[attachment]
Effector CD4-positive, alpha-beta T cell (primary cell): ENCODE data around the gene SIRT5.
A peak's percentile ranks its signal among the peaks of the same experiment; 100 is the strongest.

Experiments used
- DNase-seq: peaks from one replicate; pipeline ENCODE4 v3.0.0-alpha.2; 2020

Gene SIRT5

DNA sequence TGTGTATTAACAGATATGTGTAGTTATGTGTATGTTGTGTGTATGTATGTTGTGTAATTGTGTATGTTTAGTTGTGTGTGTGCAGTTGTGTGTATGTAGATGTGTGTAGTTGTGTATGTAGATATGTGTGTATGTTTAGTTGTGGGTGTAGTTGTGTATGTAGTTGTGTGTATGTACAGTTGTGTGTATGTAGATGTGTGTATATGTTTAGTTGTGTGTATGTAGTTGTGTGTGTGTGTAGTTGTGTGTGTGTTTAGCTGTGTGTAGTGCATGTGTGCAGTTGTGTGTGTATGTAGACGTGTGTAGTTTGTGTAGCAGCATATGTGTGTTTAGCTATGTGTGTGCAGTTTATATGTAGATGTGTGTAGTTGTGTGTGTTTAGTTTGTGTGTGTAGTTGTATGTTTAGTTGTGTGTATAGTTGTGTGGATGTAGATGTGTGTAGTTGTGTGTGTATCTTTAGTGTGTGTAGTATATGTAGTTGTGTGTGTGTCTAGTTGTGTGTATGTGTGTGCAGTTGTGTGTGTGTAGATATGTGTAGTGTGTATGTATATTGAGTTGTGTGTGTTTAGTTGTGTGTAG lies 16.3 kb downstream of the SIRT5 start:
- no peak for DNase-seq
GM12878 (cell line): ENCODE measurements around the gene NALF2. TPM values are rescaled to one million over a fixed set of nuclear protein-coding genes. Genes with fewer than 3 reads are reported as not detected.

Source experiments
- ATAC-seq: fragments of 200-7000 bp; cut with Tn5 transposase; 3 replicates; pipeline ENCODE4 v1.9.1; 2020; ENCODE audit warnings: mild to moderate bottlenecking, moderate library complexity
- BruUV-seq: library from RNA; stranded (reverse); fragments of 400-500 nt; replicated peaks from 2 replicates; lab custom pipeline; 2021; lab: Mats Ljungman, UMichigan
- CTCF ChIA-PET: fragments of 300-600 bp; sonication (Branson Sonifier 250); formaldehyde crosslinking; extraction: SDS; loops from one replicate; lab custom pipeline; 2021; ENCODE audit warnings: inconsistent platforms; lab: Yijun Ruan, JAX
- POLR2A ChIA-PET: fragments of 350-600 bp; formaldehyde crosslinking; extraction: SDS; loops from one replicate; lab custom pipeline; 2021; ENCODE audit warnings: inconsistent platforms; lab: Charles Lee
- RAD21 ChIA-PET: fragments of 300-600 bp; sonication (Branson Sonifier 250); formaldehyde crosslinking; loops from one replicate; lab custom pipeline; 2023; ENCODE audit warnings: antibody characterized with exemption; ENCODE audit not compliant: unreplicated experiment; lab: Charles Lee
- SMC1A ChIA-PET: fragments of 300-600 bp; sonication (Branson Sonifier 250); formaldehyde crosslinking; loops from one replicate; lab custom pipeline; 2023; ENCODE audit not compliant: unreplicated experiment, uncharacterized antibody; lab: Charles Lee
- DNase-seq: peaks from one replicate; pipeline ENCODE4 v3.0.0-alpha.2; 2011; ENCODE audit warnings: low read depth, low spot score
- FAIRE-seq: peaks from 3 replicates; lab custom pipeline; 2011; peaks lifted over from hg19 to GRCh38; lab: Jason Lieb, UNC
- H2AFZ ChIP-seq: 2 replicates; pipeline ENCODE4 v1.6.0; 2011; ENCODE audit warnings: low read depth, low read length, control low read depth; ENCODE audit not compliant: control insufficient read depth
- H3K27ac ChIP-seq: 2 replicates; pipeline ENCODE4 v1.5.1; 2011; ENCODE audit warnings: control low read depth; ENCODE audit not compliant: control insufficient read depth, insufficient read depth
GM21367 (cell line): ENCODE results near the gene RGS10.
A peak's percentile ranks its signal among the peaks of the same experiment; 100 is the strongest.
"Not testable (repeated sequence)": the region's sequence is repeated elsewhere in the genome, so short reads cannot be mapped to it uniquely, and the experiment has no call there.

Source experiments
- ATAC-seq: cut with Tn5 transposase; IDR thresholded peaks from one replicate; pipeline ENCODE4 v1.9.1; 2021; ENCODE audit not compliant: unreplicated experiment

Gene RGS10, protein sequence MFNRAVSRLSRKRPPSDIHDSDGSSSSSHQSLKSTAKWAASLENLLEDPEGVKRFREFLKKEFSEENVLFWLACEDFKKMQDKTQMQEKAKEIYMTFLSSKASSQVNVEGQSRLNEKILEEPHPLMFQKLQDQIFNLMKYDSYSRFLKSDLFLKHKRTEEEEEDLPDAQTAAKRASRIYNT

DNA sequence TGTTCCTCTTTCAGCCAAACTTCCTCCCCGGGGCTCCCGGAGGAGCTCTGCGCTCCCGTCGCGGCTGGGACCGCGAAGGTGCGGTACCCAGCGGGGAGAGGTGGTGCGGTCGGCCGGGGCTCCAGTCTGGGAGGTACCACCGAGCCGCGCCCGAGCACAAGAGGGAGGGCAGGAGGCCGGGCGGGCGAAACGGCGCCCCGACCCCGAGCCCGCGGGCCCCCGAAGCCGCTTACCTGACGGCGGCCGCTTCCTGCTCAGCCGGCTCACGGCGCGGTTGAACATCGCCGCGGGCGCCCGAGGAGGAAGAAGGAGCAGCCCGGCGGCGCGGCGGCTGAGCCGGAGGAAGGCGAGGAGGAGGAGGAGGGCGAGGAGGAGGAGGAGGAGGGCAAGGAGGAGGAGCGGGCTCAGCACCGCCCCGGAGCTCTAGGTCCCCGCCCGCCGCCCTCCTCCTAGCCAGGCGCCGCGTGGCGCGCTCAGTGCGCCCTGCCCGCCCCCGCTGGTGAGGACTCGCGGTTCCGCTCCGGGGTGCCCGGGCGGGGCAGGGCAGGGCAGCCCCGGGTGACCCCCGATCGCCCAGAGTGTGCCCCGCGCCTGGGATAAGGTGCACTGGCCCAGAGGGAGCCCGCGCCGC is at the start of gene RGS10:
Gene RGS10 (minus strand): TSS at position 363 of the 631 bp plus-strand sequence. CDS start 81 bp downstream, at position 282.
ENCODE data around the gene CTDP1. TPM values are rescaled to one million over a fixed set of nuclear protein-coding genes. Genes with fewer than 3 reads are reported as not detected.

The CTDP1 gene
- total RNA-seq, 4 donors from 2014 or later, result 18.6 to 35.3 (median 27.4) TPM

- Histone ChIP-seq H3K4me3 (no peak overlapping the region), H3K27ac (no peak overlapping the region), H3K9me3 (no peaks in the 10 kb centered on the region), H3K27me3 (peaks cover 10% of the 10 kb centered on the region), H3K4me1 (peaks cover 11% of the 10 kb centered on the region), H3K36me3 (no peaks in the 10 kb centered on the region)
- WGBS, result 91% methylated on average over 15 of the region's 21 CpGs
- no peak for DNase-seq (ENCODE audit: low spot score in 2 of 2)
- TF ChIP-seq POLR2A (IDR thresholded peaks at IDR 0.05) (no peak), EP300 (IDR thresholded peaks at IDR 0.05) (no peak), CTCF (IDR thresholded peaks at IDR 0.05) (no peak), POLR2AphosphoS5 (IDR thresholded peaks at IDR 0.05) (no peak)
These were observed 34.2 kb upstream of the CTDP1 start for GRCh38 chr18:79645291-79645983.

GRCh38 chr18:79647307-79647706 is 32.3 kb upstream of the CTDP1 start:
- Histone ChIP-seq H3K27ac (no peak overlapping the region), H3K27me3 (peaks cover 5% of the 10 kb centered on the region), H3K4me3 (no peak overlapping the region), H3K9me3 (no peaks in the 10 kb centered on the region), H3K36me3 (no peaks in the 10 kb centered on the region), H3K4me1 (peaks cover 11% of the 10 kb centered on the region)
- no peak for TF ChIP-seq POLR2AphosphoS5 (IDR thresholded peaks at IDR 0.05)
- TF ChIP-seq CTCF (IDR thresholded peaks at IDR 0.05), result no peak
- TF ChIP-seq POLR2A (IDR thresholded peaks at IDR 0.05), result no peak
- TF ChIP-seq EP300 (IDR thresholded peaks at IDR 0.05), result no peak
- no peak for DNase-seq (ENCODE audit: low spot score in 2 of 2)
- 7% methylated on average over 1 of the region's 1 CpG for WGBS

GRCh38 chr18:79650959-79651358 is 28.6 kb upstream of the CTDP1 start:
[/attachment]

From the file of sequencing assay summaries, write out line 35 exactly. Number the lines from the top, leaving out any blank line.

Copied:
These were observed 34.2 kb upstream of the CTDP1 start for GRCh38 chr18:79645291-79645983.